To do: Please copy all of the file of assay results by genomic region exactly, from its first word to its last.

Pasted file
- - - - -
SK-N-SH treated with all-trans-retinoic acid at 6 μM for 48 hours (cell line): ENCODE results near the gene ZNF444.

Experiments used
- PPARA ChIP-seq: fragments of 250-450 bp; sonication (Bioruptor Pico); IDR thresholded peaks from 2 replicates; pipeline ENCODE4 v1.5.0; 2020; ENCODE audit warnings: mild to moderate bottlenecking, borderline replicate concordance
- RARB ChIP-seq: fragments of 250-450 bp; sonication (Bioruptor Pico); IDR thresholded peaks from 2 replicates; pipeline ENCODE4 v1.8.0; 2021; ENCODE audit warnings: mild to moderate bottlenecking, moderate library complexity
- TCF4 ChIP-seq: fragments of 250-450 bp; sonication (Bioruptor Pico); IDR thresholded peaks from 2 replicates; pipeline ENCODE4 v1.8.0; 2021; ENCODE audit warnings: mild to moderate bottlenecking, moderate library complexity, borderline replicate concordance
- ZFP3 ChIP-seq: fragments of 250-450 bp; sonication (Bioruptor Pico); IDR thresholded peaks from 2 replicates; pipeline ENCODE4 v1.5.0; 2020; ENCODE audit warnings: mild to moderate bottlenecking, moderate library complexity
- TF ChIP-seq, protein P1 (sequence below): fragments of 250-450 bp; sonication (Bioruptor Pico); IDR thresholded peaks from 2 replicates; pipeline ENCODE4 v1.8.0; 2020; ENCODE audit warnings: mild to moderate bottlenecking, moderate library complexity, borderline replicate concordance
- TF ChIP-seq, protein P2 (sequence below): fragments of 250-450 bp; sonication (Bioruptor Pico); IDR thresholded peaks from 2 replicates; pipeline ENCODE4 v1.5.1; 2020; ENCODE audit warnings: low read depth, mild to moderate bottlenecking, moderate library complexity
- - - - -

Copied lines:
SK-N-SH treated with all-trans-retinoic acid at 6 μM for 48 hours (cell line): ENCODE results near the gene ZNF444.

Experiments used
- PPARA ChIP-seq: fragments of 250-450 bp; sonication (Bioruptor Pico); IDR thresholded peaks from 2 replicates; pipeline ENCODE4 v1.5.0; 2020; ENCODE audit warnings: mild to moderate bottlenecking, borderline replicate concordance
- RARB ChIP-seq: fragments of 250-450 bp; sonication (Bioruptor Pico); IDR thresholded peaks from 2 replicates; pipeline ENCODE4 v1.8.0; 2021; ENCODE audit warnings: mild to moderate bottlenecking, moderate library complexity
- TCF4 ChIP-seq: fragments of 250-450 bp; sonication (Bioruptor Pico); IDR thresholded peaks from 2 replicates; pipeline ENCODE4 v1.8.0; 2021; ENCODE audit warnings: mild to moderate bottlenecking, moderate library complexity, borderline replicate concordance
- ZFP3 ChIP-seq: fragments of 250-450 bp; sonication (Bioruptor Pico); IDR thresholded peaks from 2 replicates; pipeline ENCODE4 v1.5.0; 2020; ENCODE audit warnings: mild to moderate bottlenecking, moderate library complexity
- TF ChIP-seq, protein P1 (sequence below): fragments of 250-450 bp; sonication (Bioruptor Pico); IDR thresholded peaks from 2 replicates; pipeline ENCODE4 v1.8.0; 2020; ENCODE audit warnings: mild to moderate bottlenecking, moderate library complexity, borderline replicate concordance
- TF ChIP-seq, protein P2 (sequence below): fragments of 250-450 bp; sonication (Bioruptor Pico); IDR thresholded peaks from 2 replicates; pipeline ENCODE4 v1.5.1; 2020; ENCODE audit warnings: low read depth, mild to moderate bottlenecking, moderate library complexity